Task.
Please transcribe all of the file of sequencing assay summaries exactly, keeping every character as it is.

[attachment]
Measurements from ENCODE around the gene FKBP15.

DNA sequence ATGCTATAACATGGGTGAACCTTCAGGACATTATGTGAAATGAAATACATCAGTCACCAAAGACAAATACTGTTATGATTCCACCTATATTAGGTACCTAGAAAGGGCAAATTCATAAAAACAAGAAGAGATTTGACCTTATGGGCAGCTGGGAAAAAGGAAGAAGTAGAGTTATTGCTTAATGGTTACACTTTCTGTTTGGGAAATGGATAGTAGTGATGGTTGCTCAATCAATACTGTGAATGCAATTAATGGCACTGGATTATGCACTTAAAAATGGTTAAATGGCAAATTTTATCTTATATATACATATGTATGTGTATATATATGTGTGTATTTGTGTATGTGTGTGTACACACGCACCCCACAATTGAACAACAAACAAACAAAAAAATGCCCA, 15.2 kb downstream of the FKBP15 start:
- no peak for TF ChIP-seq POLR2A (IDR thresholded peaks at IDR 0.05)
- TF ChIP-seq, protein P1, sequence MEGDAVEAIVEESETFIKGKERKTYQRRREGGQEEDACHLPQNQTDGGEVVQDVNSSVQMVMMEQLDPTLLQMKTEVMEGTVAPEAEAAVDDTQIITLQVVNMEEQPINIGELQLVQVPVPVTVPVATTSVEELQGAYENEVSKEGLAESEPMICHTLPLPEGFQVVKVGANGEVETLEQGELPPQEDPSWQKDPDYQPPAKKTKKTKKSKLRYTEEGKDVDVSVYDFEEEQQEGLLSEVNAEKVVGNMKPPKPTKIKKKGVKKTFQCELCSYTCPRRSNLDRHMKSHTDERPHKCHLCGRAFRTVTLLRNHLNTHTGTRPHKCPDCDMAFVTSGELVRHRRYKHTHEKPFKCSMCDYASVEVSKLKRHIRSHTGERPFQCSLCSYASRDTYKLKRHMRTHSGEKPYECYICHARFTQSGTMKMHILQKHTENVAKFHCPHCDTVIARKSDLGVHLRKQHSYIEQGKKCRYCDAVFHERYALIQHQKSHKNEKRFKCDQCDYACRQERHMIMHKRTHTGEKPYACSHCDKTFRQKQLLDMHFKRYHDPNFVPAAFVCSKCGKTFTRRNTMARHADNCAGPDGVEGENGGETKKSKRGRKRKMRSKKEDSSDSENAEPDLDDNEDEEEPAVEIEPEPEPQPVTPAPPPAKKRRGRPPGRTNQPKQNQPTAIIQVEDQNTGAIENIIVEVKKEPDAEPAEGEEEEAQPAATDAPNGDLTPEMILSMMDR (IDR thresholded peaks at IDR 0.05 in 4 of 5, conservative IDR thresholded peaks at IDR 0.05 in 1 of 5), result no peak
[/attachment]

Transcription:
Measurements from ENCODE around the gene FKBP15.

DNA sequence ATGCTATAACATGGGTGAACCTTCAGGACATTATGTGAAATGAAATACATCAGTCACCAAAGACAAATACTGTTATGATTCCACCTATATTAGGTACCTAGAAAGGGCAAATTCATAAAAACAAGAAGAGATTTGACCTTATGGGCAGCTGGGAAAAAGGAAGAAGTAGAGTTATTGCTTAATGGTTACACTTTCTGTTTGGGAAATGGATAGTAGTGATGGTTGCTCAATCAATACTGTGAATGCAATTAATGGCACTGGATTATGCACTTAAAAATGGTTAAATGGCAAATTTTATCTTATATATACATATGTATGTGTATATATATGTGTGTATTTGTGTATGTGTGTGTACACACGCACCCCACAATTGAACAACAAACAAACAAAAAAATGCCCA, 15.2 kb downstream of the FKBP15 start:
- no peak for TF ChIP-seq POLR2A (IDR thresholded peaks at IDR 0.05)
- TF ChIP-seq, protein P1, sequence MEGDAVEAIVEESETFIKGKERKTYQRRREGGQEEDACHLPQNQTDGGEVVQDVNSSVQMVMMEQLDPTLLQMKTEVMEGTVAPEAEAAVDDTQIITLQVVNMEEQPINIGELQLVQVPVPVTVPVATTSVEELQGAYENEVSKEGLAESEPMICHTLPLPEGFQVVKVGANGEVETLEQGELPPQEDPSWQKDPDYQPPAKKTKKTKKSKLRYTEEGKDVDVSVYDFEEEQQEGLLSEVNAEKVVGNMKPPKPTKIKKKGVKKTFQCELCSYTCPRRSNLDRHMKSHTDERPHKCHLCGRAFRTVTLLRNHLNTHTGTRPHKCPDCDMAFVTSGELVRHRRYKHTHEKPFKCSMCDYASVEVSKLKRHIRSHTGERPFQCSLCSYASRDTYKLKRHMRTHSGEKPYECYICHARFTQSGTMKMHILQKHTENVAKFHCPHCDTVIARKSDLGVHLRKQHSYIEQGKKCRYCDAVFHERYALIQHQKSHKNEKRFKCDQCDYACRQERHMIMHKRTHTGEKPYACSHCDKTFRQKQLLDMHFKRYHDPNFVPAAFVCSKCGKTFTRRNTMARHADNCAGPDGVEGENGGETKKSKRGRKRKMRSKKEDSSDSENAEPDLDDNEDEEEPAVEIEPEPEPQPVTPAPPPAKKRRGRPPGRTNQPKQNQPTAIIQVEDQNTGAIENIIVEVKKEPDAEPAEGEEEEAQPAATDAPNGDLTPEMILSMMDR (IDR thresholded peaks at IDR 0.05 in 4 of 5, conservative IDR thresholded peaks at IDR 0.05 in 1 of 5), result no peak